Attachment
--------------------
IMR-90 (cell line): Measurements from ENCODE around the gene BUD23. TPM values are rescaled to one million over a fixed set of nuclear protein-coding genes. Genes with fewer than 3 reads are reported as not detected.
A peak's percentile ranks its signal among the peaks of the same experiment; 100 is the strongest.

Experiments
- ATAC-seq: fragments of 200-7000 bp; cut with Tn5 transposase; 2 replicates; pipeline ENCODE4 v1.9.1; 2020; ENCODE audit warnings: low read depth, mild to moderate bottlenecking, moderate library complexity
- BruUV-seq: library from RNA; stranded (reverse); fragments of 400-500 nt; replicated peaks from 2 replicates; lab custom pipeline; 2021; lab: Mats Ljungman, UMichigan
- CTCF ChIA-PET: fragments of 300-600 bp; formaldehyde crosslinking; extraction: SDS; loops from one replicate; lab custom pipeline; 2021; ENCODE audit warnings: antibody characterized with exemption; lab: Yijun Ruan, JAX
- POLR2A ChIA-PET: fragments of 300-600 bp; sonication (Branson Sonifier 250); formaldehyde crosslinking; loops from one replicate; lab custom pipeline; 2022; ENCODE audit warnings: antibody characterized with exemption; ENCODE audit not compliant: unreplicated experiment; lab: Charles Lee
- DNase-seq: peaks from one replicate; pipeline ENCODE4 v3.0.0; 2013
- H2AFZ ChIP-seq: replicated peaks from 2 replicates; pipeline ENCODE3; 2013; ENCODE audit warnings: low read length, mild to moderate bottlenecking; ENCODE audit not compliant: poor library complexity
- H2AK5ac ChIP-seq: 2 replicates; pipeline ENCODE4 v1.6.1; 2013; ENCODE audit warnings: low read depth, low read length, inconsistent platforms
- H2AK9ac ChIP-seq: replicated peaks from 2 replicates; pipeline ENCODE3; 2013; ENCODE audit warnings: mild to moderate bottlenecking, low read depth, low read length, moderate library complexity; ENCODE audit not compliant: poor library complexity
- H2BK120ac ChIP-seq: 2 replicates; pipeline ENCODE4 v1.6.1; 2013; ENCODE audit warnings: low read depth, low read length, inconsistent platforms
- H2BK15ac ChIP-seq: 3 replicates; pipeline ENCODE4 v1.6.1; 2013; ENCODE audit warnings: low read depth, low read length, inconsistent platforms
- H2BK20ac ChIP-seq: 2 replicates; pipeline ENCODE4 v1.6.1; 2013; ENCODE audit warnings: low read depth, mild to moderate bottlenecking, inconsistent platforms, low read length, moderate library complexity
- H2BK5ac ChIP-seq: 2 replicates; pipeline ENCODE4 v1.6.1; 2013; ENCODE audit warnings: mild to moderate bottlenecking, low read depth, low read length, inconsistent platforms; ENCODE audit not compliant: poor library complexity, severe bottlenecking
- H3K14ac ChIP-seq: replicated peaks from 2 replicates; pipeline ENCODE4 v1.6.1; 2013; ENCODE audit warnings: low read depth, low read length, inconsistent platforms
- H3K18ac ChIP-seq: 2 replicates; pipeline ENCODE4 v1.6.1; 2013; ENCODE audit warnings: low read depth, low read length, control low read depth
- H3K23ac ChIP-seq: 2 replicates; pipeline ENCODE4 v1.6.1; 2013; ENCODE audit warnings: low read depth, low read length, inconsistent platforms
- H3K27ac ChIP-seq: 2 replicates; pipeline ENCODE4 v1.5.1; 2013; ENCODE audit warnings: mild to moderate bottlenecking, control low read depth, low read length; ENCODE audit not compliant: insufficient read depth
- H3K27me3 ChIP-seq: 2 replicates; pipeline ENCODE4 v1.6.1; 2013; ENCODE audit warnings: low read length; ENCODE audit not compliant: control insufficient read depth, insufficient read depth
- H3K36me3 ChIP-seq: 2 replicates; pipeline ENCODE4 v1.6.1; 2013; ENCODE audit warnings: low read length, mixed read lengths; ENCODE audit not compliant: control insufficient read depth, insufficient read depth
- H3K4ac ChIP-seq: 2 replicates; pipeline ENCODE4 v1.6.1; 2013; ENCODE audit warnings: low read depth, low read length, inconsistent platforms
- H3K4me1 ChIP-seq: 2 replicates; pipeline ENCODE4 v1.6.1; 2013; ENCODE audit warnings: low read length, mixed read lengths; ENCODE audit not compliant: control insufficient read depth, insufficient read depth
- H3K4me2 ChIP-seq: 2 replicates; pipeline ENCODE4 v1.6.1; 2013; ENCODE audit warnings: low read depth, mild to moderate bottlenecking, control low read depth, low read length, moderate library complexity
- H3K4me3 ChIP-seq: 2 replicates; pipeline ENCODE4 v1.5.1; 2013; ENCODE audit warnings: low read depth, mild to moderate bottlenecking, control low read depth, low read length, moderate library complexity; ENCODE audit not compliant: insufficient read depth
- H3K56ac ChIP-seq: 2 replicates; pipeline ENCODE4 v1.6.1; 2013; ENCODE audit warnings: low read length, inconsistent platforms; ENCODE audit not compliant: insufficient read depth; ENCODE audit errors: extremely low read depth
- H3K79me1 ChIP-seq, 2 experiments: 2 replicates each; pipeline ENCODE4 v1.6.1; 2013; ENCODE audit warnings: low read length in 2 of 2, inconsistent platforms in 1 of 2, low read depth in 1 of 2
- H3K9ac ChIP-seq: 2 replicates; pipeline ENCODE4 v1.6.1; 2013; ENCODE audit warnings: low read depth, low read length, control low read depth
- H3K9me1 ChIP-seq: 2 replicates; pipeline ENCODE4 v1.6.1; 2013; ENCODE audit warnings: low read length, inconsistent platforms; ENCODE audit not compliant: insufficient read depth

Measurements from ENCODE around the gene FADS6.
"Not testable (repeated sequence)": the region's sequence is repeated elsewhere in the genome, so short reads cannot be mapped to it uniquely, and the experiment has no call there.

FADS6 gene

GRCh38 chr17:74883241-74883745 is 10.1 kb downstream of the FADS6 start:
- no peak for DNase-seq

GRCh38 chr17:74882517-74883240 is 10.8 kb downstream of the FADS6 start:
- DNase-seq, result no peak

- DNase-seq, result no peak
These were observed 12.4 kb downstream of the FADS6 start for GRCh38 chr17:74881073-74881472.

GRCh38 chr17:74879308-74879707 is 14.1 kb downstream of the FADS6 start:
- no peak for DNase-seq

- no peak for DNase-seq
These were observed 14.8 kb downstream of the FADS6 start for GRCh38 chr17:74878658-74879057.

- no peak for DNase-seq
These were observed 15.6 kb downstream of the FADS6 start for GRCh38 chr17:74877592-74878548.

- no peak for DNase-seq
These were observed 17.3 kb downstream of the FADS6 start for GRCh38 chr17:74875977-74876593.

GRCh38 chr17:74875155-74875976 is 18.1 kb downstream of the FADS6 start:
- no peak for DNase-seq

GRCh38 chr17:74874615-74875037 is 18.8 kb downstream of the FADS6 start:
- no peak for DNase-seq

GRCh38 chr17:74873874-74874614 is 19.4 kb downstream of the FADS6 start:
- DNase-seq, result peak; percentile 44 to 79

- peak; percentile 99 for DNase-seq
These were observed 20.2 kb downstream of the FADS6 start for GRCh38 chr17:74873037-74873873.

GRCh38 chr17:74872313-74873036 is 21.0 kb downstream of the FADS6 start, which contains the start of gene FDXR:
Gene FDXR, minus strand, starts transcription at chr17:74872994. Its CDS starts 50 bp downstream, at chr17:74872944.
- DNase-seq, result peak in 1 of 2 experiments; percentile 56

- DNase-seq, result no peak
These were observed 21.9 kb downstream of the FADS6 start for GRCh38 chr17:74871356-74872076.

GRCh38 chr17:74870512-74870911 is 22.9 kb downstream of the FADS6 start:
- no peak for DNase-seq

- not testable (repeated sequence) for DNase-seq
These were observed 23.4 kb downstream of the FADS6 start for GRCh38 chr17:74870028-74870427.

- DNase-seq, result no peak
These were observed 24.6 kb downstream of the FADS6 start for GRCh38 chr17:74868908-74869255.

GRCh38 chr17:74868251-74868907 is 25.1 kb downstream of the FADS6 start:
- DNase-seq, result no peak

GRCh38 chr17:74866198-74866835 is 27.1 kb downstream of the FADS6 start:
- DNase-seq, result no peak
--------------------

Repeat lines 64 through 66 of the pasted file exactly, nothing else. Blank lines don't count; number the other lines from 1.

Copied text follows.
- DNase-seq, result no peak
These were observed 24.6 kb downstream of the FADS6 start for GRCh38 chr17:74868908-74869255.

GRCh38 chr17:74868251-74868907 is 25.1 kb downstream of the FADS6 start: